The 411 on 511
A little-known tool exists that can help untangle the perpetual traffic gridlock that threatens communities’ growth and prosperity. Since July 2000 when the Federal Communications Commission (FCC) designated a dialing code to provide current travel information, 511 systems have been giving locals and visitors the scoop on traffic accidents and delays, road construction and conditions, and mass transit.
For transportation officials, 511 systems promise improvements in transportation efficiency and roadway safety and unprecedented reach for messages such as American Message Broadcast Emergency Response (AMBER) Alerts and severe weather warnings. Driver safety is enhanced with voice-activated prompts for travelers calling from their vehicles. The federal government did not set standards or financing requirements for the traffic information systems. Instead, a 511 Deployment Coalition was organized to help communities get them up and running (see “Helping create 511 systems” on page 41).
Currently, approximately 25 percent of the nation’s population has access to 511 information by phone or the Internet. In addition to the many statewide systems, regional 511 operations exist in metropolitan areas, including San Francisco, Sacramento, Cincinnati and in many Florida cities.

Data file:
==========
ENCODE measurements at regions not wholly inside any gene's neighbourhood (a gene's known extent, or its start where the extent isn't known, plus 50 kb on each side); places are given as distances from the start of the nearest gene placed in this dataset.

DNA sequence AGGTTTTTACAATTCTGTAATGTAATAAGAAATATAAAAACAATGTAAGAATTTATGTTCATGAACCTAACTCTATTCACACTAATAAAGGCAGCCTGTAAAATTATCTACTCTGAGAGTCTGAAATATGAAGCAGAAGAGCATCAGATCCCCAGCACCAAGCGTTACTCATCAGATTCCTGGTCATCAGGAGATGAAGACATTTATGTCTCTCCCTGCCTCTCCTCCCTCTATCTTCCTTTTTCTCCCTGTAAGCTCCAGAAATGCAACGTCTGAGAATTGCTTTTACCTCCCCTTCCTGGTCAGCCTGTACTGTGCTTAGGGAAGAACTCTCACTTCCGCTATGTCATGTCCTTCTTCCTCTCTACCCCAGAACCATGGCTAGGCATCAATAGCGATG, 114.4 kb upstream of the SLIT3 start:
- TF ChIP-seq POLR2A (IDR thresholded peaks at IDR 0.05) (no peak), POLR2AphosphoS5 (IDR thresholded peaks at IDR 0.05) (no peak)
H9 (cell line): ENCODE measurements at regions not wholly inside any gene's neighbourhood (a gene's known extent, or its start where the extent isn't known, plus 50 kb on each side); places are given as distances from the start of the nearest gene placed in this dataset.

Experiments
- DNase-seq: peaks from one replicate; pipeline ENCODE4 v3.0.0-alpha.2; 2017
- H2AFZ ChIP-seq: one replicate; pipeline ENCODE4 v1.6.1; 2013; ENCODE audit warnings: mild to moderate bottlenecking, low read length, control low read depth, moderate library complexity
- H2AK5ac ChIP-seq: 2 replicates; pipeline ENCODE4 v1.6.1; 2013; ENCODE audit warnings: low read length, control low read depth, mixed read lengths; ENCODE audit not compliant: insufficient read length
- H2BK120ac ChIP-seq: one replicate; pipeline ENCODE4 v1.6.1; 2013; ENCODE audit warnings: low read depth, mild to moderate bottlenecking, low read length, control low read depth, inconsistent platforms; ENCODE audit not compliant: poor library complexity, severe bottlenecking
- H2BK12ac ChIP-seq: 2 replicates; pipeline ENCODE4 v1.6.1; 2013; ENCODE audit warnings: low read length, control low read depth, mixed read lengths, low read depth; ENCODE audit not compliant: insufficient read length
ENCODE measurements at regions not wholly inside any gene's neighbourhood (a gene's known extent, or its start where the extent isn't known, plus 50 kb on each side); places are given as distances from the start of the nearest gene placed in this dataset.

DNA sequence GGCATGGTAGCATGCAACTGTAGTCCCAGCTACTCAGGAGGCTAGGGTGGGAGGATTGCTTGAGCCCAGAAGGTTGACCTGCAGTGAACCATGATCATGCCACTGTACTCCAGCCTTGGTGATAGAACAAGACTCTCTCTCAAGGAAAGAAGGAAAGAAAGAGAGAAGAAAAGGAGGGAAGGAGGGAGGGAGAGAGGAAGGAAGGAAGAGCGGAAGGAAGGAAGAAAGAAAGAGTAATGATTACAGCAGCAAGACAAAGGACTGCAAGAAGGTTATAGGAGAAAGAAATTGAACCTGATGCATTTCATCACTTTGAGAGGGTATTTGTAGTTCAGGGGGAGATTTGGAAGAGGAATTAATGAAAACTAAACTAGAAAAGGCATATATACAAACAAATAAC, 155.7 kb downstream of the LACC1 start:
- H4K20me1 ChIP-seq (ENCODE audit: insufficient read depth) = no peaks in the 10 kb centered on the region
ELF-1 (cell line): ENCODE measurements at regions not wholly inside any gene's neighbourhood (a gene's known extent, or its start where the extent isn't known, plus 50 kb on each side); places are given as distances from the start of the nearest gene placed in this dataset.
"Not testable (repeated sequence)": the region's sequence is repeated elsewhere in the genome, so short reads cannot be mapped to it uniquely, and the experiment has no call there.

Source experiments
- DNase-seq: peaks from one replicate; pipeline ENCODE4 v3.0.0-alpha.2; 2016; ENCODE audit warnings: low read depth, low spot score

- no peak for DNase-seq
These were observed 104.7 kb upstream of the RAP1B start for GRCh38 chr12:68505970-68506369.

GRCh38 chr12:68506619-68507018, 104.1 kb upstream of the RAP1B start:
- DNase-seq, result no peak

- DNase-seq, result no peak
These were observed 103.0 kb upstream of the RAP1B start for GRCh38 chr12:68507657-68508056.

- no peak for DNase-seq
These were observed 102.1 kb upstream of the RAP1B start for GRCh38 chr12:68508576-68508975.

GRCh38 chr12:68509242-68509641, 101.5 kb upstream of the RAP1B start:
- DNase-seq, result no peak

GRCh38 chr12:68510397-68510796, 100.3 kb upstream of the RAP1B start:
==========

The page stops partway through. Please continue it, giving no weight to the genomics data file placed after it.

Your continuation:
The public is becoming more aware of 511, although it is not as popular as the ubiquitous 411 for information or 911 for emergencies. Where 511 is established, however, users report they are pleased with the system’s performance. Most of Minnesota’s 511 users were satisfied with their system (93 percent in late 2002), as were southeast Florida’s (96 percent as of late 2003).
Where it works
Two of the best examples of 511 systems can be found in North Carolina and Virginia. North Carolina’s statewide 511 system launched in August 2004. Its biggest test occurred almost immediately. “We went through three hurricanes right after the service launched, and we were able to get information out quickly so that people could access it,” says Jo Ann Oerter, 511 project manager for North Carolina’s Department of Transportation (NCDOT).
In addition to updates about traffic and roadway conditions, information about weather, the ferry and rail system, and tourism is accessible through the state’s 511 phone number and Web site (www.ncsmartlink.org). Because travelers can use 511, calls to NCDOT’s older 800 numbers, staffed by live operators, have decreased. In most cases, callers can be re-directed to the 511 system for the information they need.
While some states and metropolitan areas operate their own systems, and others rely on vendors, North Carolina uses both NCDOT highway information and the National 511 Alliance, which operates and maintains the system. The Alliance includes Cambridge, Mass.-based SRS/Westwood One; Menlo Park, Calif.-based Tele Atlas; Minneapolis-based Meteorlogix and Miami-based PBS&J. SRS/Westwood One delivers traffic information, news, sports and weather using wireless services, in-vehicle navigation systems and voice portals. Tele Atlas provides digital maps and current traffic information, and Meteorlogix offers weather information as it affects travel. PBS&J manages the team.